My Entire Math Book Is DOK 1
I taught High School math for 14 years. In looking back at the curriculum my district used, it was almost entirely DOK 1 and a little DOK 2. In other words, low critical thinking. In response to "when am I ever going to use this" we would assure students we were teaching them critical thinking. We were not. DOK 1 is low critical thinking. Evidence that it was DOK 1 was that I was able to type up pretty much all the book work, district worksheets, quizzes and tests into quia.com. The math problems were hard for the students, but certainly not complex. (Check out Robert Kaplinksy's blog for more on DOK and complexity).
A simple Google Search and I have a plethora of websites with step by step directions as well as video tutorials. In 2017, if I think my job is to show kids how to work out DOK 1 math problems, I've been replaced by Google and YouTube.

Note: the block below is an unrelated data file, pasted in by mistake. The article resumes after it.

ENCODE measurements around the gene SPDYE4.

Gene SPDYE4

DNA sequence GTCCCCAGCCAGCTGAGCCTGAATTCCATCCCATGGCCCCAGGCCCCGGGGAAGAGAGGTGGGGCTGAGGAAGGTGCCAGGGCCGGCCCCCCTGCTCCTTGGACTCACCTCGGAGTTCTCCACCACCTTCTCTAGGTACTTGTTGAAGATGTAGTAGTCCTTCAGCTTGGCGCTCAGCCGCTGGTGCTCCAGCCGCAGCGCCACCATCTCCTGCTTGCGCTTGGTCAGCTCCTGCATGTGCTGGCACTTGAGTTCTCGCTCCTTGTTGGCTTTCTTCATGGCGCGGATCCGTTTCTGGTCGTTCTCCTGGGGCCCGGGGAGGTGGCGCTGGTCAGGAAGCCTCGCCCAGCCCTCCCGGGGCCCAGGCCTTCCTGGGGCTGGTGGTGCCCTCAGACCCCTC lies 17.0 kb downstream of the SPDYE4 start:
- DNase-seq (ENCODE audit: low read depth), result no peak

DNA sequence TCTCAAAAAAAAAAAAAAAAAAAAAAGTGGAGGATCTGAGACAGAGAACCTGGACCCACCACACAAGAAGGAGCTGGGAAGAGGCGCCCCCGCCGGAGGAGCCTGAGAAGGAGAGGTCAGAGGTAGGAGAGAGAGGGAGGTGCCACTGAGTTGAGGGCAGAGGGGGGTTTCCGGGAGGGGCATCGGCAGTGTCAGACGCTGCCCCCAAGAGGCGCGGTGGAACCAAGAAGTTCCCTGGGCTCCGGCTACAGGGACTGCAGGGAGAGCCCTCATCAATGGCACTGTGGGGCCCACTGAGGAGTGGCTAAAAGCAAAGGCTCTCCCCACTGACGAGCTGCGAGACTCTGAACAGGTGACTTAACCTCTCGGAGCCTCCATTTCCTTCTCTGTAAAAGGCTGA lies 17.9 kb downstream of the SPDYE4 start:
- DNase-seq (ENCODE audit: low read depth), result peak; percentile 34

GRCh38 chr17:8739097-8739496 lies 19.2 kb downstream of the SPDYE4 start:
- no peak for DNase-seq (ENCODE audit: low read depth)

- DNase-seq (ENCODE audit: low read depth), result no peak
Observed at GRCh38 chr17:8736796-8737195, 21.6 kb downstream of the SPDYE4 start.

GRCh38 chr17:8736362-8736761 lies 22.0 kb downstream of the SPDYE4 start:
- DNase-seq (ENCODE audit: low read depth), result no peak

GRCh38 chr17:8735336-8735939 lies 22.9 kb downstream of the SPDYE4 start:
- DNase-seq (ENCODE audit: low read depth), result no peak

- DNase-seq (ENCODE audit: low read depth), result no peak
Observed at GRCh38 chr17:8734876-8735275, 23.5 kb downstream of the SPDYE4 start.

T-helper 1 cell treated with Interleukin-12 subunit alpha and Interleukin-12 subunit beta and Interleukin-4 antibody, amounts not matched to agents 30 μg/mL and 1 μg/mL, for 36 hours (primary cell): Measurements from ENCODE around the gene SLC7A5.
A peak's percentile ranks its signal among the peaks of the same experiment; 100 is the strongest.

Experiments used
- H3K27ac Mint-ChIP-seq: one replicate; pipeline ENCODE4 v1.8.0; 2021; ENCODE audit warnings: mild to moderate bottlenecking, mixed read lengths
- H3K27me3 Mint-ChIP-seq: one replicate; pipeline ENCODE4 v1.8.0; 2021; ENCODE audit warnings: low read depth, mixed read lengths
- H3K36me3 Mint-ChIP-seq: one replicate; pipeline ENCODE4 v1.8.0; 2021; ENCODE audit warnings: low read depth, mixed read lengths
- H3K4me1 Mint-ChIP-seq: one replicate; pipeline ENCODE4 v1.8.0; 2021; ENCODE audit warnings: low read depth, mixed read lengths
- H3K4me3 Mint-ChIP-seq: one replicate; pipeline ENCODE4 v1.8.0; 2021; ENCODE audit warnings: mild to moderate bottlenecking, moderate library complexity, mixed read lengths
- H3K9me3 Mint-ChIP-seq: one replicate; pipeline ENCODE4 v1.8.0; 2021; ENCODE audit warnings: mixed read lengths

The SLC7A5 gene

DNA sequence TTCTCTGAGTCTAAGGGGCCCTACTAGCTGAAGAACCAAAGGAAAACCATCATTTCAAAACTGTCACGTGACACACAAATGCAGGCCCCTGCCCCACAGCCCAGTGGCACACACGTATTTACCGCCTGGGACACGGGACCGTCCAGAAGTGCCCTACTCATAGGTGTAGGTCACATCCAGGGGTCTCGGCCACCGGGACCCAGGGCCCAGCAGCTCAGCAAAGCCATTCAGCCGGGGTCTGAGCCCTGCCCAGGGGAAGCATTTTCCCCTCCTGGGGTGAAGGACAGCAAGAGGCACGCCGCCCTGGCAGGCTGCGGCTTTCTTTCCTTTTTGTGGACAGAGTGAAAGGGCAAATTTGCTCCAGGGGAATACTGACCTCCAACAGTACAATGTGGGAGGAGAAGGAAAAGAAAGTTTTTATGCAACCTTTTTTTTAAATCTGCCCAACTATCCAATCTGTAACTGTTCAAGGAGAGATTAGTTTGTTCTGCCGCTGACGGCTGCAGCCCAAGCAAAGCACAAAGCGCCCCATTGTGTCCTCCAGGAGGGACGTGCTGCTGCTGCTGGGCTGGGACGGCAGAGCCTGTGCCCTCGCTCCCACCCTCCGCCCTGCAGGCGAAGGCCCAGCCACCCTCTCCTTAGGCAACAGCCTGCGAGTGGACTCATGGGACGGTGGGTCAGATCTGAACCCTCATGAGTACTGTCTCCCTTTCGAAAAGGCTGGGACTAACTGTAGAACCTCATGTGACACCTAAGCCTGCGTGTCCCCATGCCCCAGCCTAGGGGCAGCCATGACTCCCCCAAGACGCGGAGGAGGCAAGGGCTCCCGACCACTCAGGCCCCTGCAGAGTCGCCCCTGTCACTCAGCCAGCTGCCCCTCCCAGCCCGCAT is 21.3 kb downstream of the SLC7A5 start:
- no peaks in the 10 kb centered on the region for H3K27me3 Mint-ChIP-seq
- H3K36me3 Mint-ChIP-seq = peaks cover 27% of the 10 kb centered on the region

This university website has some step by step solutions for rational expressions. Follow the 3 steps... and it proceeds to show that you follow directions and are able to do any of the example problems in these 3 steps. Following directions is DOK 1.
So why are we asking students to do math problems like this? I found an algebra book from 1900 and it is the exact same problems. In 2017, those who are applying math use spreadsheets, calculators and computers... and they use them to solve real problems not to just crank out math solutions. No one ever will walk up to one of our students on the street and hand them trinomials to factor and reduce. Literally computers have replaced this task. Wolfram Alpha and even just Google will give you answers to math problems just by asking.